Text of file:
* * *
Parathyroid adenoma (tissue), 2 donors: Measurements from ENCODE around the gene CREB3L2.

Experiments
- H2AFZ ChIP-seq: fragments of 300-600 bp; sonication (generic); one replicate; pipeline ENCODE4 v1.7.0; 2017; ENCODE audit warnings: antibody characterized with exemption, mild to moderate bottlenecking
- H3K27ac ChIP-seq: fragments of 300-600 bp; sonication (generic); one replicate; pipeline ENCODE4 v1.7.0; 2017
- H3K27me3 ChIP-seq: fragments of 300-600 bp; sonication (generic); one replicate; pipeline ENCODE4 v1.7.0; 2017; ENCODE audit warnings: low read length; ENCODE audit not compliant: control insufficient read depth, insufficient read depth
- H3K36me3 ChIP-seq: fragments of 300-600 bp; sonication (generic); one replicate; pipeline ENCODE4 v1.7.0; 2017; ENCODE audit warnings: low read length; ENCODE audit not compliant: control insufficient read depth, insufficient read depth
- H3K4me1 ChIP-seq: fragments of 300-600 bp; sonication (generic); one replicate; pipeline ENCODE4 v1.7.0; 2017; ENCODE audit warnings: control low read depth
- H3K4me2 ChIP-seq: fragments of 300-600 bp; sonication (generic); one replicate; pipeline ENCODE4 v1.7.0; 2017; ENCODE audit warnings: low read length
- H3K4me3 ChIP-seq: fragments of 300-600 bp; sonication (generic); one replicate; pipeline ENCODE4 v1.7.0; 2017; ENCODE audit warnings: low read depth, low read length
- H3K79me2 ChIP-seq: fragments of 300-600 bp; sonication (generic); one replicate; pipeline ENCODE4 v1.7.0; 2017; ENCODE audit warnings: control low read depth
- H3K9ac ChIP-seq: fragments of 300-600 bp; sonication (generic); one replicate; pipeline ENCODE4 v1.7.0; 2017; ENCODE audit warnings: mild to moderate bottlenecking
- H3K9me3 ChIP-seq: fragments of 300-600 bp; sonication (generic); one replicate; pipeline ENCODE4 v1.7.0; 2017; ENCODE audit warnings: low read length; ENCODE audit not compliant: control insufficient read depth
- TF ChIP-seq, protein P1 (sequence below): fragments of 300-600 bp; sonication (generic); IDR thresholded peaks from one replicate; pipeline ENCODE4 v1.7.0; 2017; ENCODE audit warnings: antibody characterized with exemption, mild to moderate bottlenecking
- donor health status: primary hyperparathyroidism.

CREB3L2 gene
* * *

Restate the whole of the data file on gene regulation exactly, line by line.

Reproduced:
Parathyroid adenoma (tissue), 2 donors: Measurements from ENCODE around the gene CREB3L2.

Experiments
- H2AFZ ChIP-seq: fragments of 300-600 bp; sonication (generic); one replicate; pipeline ENCODE4 v1.7.0; 2017; ENCODE audit warnings: antibody characterized with exemption, mild to moderate bottlenecking
- H3K27ac ChIP-seq: fragments of 300-600 bp; sonication (generic); one replicate; pipeline ENCODE4 v1.7.0; 2017
- H3K27me3 ChIP-seq: fragments of 300-600 bp; sonication (generic); one replicate; pipeline ENCODE4 v1.7.0; 2017; ENCODE audit warnings: low read length; ENCODE audit not compliant: control insufficient read depth, insufficient read depth
- H3K36me3 ChIP-seq: fragments of 300-600 bp; sonication (generic); one replicate; pipeline ENCODE4 v1.7.0; 2017; ENCODE audit warnings: low read length; ENCODE audit not compliant: control insufficient read depth, insufficient read depth
- H3K4me1 ChIP-seq: fragments of 300-600 bp; sonication (generic); one replicate; pipeline ENCODE4 v1.7.0; 2017; ENCODE audit warnings: control low read depth
- H3K4me2 ChIP-seq: fragments of 300-600 bp; sonication (generic); one replicate; pipeline ENCODE4 v1.7.0; 2017; ENCODE audit warnings: low read length
- H3K4me3 ChIP-seq: fragments of 300-600 bp; sonication (generic); one replicate; pipeline ENCODE4 v1.7.0; 2017; ENCODE audit warnings: low read depth, low read length
- H3K79me2 ChIP-seq: fragments of 300-600 bp; sonication (generic); one replicate; pipeline ENCODE4 v1.7.0; 2017; ENCODE audit warnings: control low read depth
- H3K9ac ChIP-seq: fragments of 300-600 bp; sonication (generic); one replicate; pipeline ENCODE4 v1.7.0; 2017; ENCODE audit warnings: mild to moderate bottlenecking
- H3K9me3 ChIP-seq: fragments of 300-600 bp; sonication (generic); one replicate; pipeline ENCODE4 v1.7.0; 2017; ENCODE audit warnings: low read length; ENCODE audit not compliant: control insufficient read depth
- TF ChIP-seq, protein P1 (sequence below): fragments of 300-600 bp; sonication (generic); IDR thresholded peaks from one replicate; pipeline ENCODE4 v1.7.0; 2017; ENCODE audit warnings: antibody characterized with exemption, mild to moderate bottlenecking
- donor health status: primary hyperparathyroidism.

CREB3L2 gene